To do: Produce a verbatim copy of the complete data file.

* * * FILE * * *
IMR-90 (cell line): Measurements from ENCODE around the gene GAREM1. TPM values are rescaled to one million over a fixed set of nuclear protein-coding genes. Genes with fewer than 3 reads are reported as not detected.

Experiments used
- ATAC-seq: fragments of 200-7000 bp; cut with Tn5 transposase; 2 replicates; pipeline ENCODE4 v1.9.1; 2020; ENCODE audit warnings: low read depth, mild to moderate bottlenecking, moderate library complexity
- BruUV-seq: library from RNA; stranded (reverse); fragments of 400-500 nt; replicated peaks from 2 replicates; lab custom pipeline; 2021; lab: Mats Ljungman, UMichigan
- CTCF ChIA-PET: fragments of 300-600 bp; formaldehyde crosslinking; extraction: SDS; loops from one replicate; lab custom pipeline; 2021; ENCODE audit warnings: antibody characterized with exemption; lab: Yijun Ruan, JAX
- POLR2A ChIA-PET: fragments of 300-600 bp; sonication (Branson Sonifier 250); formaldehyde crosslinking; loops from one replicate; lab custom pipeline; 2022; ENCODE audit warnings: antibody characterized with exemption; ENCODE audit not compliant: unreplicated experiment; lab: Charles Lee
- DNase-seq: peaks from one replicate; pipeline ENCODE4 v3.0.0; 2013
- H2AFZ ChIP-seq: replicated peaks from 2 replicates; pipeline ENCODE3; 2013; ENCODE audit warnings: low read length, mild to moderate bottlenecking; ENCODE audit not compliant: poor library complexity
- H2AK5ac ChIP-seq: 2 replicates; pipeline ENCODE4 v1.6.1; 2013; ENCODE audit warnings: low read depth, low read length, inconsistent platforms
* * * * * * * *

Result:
IMR-90 (cell line): Measurements from ENCODE around the gene GAREM1. TPM values are rescaled to one million over a fixed set of nuclear protein-coding genes. Genes with fewer than 3 reads are reported as not detected.

Experiments used
- ATAC-seq: fragments of 200-7000 bp; cut with Tn5 transposase; 2 replicates; pipeline ENCODE4 v1.9.1; 2020; ENCODE audit warnings: low read depth, mild to moderate bottlenecking, moderate library complexity
- BruUV-seq: library from RNA; stranded (reverse); fragments of 400-500 nt; replicated peaks from 2 replicates; lab custom pipeline; 2021; lab: Mats Ljungman, UMichigan
- CTCF ChIA-PET: fragments of 300-600 bp; formaldehyde crosslinking; extraction: SDS; loops from one replicate; lab custom pipeline; 2021; ENCODE audit warnings: antibody characterized with exemption; lab: Yijun Ruan, JAX
- POLR2A ChIA-PET: fragments of 300-600 bp; sonication (Branson Sonifier 250); formaldehyde crosslinking; loops from one replicate; lab custom pipeline; 2022; ENCODE audit warnings: antibody characterized with exemption; ENCODE audit not compliant: unreplicated experiment; lab: Charles Lee
- DNase-seq: peaks from one replicate; pipeline ENCODE4 v3.0.0; 2013
- H2AFZ ChIP-seq: replicated peaks from 2 replicates; pipeline ENCODE3; 2013; ENCODE audit warnings: low read length, mild to moderate bottlenecking; ENCODE audit not compliant: poor library complexity
- H2AK5ac ChIP-seq: 2 replicates; pipeline ENCODE4 v1.6.1; 2013; ENCODE audit warnings: low read depth, low read length, inconsistent platforms